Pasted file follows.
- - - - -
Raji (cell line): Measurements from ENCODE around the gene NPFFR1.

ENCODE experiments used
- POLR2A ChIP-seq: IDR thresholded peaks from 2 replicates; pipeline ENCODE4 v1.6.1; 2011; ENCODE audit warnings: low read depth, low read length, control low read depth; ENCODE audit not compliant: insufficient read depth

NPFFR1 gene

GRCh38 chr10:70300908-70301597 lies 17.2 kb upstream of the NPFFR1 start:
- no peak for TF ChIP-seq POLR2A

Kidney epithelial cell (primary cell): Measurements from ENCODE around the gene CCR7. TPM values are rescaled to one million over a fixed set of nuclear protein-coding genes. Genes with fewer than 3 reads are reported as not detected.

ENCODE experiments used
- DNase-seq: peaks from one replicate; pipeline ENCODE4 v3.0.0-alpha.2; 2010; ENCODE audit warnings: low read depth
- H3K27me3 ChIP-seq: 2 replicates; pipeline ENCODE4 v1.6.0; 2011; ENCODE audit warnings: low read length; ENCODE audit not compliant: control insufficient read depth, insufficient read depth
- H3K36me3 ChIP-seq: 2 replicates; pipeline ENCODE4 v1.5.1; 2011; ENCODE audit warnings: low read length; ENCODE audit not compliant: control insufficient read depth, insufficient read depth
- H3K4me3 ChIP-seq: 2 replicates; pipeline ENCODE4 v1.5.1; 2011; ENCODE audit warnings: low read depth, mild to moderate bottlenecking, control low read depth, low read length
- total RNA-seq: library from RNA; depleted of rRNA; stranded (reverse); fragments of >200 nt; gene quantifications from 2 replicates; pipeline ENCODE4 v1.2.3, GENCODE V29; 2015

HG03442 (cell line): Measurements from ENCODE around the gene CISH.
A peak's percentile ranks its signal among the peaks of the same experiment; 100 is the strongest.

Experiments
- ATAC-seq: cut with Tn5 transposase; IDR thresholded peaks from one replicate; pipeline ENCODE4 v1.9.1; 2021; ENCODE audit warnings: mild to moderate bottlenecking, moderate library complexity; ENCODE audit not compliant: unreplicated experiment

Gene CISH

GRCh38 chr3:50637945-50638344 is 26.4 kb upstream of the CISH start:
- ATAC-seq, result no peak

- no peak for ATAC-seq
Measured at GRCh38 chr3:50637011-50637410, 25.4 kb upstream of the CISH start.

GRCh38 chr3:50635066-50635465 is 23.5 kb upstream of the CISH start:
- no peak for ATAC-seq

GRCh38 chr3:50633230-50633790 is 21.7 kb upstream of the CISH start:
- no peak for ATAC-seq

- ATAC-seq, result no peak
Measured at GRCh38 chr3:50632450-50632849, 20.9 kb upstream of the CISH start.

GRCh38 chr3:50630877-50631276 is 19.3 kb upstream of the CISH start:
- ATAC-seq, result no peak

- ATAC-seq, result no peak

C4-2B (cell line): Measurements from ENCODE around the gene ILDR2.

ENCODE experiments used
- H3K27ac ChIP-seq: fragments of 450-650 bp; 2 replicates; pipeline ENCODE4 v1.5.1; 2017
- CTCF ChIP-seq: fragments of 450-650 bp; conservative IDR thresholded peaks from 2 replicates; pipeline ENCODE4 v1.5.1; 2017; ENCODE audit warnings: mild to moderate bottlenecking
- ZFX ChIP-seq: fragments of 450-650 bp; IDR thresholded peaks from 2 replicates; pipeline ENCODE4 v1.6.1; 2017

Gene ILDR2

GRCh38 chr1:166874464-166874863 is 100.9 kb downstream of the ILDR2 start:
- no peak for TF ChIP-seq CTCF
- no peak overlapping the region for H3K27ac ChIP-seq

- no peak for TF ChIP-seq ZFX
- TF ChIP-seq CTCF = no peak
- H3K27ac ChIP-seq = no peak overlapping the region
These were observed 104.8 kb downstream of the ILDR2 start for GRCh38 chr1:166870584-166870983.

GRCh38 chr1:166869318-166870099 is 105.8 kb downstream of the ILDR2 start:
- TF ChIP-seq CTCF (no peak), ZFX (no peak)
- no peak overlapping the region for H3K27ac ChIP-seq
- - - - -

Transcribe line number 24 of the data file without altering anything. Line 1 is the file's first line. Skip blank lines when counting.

- no peak for ATAC-seq